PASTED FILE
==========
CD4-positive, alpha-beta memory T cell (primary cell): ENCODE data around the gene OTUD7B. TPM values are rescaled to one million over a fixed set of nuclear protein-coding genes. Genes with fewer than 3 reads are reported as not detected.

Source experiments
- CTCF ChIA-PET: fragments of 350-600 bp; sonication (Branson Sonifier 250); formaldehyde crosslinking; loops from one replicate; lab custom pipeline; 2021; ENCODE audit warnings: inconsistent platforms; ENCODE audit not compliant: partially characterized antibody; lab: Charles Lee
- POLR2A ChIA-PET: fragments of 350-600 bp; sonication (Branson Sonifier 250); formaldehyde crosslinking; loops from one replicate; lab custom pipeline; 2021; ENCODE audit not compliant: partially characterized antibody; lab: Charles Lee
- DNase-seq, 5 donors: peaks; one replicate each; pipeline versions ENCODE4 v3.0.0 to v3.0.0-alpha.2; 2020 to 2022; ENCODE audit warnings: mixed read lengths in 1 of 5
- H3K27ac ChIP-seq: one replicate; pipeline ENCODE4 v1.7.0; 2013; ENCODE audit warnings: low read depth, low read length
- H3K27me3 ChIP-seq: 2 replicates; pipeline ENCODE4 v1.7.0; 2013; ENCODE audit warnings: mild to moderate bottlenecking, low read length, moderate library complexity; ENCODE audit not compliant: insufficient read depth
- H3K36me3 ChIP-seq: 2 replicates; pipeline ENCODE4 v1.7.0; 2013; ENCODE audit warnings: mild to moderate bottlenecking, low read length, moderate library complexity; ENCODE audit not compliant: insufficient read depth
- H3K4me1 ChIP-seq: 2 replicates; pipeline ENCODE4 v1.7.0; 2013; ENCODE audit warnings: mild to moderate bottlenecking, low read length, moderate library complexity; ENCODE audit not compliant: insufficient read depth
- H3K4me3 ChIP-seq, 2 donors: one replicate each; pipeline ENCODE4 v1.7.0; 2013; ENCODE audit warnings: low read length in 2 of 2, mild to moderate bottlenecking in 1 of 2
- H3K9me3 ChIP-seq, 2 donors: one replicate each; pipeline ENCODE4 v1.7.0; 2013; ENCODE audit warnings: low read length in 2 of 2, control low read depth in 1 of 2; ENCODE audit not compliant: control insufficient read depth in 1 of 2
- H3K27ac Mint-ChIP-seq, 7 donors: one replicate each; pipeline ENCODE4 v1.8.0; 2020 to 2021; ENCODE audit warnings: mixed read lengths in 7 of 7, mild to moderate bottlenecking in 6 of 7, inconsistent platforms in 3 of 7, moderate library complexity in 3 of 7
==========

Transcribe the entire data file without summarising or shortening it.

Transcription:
CD4-positive, alpha-beta memory T cell (primary cell): ENCODE data around the gene OTUD7B. TPM values are rescaled to one million over a fixed set of nuclear protein-coding genes. Genes with fewer than 3 reads are reported as not detected.

Source experiments
- CTCF ChIA-PET: fragments of 350-600 bp; sonication (Branson Sonifier 250); formaldehyde crosslinking; loops from one replicate; lab custom pipeline; 2021; ENCODE audit warnings: inconsistent platforms; ENCODE audit not compliant: partially characterized antibody; lab: Charles Lee
- POLR2A ChIA-PET: fragments of 350-600 bp; sonication (Branson Sonifier 250); formaldehyde crosslinking; loops from one replicate; lab custom pipeline; 2021; ENCODE audit not compliant: partially characterized antibody; lab: Charles Lee
- DNase-seq, 5 donors: peaks; one replicate each; pipeline versions ENCODE4 v3.0.0 to v3.0.0-alpha.2; 2020 to 2022; ENCODE audit warnings: mixed read lengths in 1 of 5
- H3K27ac ChIP-seq: one replicate; pipeline ENCODE4 v1.7.0; 2013; ENCODE audit warnings: low read depth, low read length
- H3K27me3 ChIP-seq: 2 replicates; pipeline ENCODE4 v1.7.0; 2013; ENCODE audit warnings: mild to moderate bottlenecking, low read length, moderate library complexity; ENCODE audit not compliant: insufficient read depth
- H3K36me3 ChIP-seq: 2 replicates; pipeline ENCODE4 v1.7.0; 2013; ENCODE audit warnings: mild to moderate bottlenecking, low read length, moderate library complexity; ENCODE audit not compliant: insufficient read depth
- H3K4me1 ChIP-seq: 2 replicates; pipeline ENCODE4 v1.7.0; 2013; ENCODE audit warnings: mild to moderate bottlenecking, low read length, moderate library complexity; ENCODE audit not compliant: insufficient read depth
- H3K4me3 ChIP-seq, 2 donors: one replicate each; pipeline ENCODE4 v1.7.0; 2013; ENCODE audit warnings: low read length in 2 of 2, mild to moderate bottlenecking in 1 of 2
- H3K9me3 ChIP-seq, 2 donors: one replicate each; pipeline ENCODE4 v1.7.0; 2013; ENCODE audit warnings: low read length in 2 of 2, control low read depth in 1 of 2; ENCODE audit not compliant: control insufficient read depth in 1 of 2
- H3K27ac Mint-ChIP-seq, 7 donors: one replicate each; pipeline ENCODE4 v1.8.0; 2020 to 2021; ENCODE audit warnings: mixed read lengths in 7 of 7, mild to moderate bottlenecking in 6 of 7, inconsistent platforms in 3 of 7, moderate library complexity in 3 of 7